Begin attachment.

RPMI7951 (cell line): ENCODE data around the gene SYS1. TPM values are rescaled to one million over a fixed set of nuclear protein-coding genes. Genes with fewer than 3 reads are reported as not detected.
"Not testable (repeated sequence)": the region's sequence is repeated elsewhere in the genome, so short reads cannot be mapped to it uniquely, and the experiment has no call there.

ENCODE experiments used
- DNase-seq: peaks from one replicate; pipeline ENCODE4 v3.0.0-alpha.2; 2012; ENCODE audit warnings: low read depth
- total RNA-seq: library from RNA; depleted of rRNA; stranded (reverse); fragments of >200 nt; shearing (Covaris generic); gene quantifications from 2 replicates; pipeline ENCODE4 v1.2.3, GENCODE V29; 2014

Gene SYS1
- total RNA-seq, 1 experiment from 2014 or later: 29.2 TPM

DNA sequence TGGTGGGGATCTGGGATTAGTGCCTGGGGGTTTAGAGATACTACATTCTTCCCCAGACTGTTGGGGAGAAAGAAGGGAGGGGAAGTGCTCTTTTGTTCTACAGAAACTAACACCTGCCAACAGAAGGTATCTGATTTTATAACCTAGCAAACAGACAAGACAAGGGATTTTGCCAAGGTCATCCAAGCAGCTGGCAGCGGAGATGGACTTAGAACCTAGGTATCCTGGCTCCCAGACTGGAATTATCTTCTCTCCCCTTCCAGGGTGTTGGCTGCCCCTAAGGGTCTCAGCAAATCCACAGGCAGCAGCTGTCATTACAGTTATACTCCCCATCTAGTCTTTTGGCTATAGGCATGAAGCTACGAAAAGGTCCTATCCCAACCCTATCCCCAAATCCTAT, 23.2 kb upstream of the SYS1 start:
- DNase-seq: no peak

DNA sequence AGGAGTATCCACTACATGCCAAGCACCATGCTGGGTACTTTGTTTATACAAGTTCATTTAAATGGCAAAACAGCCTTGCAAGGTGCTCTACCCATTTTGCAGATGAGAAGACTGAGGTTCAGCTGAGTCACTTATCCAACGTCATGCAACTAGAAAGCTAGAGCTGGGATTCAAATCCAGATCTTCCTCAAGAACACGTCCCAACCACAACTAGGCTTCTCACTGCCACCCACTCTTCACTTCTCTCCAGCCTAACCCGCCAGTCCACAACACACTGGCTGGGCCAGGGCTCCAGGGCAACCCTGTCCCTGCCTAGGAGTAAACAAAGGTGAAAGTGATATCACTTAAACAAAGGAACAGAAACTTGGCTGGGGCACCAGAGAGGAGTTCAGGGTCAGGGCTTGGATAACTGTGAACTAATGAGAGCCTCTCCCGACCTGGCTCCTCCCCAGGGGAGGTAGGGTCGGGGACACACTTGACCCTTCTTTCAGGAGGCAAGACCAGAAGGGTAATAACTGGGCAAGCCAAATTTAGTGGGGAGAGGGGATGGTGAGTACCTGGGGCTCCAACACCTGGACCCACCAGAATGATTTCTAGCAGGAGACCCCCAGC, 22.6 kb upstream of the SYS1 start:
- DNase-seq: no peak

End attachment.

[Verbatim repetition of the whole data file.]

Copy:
RPMI7951 (cell line): ENCODE data around the gene SYS1. TPM values are rescaled to one million over a fixed set of nuclear protein-coding genes. Genes with fewer than 3 reads are reported as not detected.
"Not testable (repeated sequence)": the region's sequence is repeated elsewhere in the genome, so short reads cannot be mapped to it uniquely, and the experiment has no call there.

ENCODE experiments used
- DNase-seq: peaks from one replicate; pipeline ENCODE4 v3.0.0-alpha.2; 2012; ENCODE audit warnings: low read depth
- total RNA-seq: library from RNA; depleted of rRNA; stranded (reverse); fragments of >200 nt; shearing (Covaris generic); gene quantifications from 2 replicates; pipeline ENCODE4 v1.2.3, GENCODE V29; 2014

Gene SYS1
- total RNA-seq, 1 experiment from 2014 or later: 29.2 TPM

DNA sequence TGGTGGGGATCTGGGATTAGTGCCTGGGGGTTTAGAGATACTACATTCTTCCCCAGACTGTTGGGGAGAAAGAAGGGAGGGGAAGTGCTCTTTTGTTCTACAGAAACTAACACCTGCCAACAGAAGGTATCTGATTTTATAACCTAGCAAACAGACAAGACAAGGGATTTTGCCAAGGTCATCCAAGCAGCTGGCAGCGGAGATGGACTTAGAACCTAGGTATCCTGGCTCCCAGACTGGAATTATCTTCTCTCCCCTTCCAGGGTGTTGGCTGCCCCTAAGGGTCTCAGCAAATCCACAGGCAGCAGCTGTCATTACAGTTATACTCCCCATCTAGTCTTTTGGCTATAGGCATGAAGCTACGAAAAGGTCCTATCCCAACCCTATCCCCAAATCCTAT, 23.2 kb upstream of the SYS1 start:
- DNase-seq: no peak

DNA sequence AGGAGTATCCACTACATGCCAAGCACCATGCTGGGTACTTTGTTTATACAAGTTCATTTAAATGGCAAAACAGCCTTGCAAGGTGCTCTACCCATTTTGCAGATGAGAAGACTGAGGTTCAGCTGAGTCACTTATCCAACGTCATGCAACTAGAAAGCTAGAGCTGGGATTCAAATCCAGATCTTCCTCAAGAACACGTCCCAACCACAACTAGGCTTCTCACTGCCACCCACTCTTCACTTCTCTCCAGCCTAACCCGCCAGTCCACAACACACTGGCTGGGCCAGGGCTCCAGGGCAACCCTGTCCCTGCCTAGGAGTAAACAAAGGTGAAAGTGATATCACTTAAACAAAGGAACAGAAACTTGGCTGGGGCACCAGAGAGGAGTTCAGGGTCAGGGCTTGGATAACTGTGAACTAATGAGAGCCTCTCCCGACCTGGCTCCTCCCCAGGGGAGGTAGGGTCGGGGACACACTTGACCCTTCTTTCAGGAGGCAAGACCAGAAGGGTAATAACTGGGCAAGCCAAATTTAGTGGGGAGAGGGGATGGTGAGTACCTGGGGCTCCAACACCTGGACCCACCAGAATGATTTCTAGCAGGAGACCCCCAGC, 22.6 kb upstream of the SYS1 start:
- DNase-seq: no peak